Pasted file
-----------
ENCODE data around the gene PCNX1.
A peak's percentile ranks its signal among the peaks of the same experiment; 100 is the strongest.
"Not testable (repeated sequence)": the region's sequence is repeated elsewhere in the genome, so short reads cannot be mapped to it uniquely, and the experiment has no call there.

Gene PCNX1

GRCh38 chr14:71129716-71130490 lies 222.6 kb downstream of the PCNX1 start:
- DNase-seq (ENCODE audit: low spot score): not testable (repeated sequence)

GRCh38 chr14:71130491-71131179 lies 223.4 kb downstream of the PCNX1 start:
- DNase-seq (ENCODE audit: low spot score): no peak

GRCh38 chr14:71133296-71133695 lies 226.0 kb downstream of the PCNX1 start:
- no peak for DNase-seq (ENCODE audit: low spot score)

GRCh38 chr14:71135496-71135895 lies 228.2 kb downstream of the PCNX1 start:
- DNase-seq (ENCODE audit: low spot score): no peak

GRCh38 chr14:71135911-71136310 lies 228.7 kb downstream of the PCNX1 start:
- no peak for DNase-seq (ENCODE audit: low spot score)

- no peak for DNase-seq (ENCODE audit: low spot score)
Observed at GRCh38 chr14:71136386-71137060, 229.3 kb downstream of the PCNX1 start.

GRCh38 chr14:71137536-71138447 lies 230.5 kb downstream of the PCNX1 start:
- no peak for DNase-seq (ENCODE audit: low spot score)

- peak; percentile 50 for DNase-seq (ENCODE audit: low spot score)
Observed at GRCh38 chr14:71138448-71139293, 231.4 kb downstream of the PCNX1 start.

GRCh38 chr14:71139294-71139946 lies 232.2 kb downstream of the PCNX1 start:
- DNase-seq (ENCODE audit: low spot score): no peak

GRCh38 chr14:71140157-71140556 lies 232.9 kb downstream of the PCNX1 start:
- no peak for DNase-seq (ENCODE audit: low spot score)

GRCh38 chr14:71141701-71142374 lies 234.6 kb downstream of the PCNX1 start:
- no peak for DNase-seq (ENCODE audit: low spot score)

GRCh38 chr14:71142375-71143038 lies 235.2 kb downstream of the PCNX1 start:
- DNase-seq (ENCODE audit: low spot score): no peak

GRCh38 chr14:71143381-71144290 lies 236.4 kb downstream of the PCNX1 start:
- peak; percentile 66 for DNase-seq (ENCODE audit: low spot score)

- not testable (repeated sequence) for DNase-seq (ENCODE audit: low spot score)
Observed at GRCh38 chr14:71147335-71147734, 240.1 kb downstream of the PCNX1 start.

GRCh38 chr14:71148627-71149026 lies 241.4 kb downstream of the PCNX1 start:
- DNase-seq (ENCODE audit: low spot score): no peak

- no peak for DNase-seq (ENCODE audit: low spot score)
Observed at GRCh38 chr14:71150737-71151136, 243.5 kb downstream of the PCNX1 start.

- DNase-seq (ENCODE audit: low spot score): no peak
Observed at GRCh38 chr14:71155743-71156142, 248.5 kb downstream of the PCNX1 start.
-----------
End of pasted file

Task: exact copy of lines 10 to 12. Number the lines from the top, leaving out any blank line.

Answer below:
- no peak for DNase-seq (ENCODE audit: low spot score)

GRCh38 chr14:71135496-71135895 lies 228.2 kb downstream of the PCNX1 start:
- DNase-seq (ENCODE audit: low spot score): no peak